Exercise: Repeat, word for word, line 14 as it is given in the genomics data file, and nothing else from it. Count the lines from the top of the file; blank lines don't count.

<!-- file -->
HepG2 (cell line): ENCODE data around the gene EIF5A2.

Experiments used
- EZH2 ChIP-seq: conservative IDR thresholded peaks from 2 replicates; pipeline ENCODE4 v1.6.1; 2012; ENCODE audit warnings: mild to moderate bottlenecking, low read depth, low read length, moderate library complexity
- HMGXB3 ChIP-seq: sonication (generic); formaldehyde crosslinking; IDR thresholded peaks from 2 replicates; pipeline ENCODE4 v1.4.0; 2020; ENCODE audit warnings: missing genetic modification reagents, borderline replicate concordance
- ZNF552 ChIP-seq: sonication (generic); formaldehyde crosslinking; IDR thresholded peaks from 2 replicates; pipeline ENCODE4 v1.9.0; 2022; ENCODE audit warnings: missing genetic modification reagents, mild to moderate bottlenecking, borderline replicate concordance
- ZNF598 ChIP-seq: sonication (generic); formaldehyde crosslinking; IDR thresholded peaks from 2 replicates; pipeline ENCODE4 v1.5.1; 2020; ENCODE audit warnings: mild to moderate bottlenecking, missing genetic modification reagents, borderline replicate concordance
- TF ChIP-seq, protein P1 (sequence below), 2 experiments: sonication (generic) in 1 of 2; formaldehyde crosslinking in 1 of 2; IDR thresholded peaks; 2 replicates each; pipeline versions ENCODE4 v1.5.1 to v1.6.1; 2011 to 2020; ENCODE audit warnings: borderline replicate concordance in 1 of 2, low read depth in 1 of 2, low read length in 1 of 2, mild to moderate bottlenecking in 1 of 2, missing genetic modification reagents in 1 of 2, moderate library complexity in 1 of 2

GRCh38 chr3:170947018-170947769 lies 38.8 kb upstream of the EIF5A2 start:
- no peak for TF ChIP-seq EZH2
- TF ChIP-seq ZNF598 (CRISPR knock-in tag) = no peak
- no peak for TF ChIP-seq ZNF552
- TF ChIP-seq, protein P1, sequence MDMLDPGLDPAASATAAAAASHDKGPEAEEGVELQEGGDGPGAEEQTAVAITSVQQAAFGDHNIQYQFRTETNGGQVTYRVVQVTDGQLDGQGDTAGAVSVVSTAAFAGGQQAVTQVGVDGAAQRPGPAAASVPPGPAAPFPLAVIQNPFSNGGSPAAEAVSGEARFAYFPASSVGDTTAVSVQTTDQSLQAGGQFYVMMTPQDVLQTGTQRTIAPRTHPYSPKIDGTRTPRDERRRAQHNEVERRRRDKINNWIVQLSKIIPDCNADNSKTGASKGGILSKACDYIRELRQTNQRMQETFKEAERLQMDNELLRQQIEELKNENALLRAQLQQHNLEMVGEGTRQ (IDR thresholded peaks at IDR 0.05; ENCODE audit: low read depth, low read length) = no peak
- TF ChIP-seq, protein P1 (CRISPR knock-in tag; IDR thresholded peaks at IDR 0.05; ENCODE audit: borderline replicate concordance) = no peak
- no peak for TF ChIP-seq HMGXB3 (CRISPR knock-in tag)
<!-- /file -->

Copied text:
- no peak for TF ChIP-seq HMGXB3 (CRISPR knock-in tag)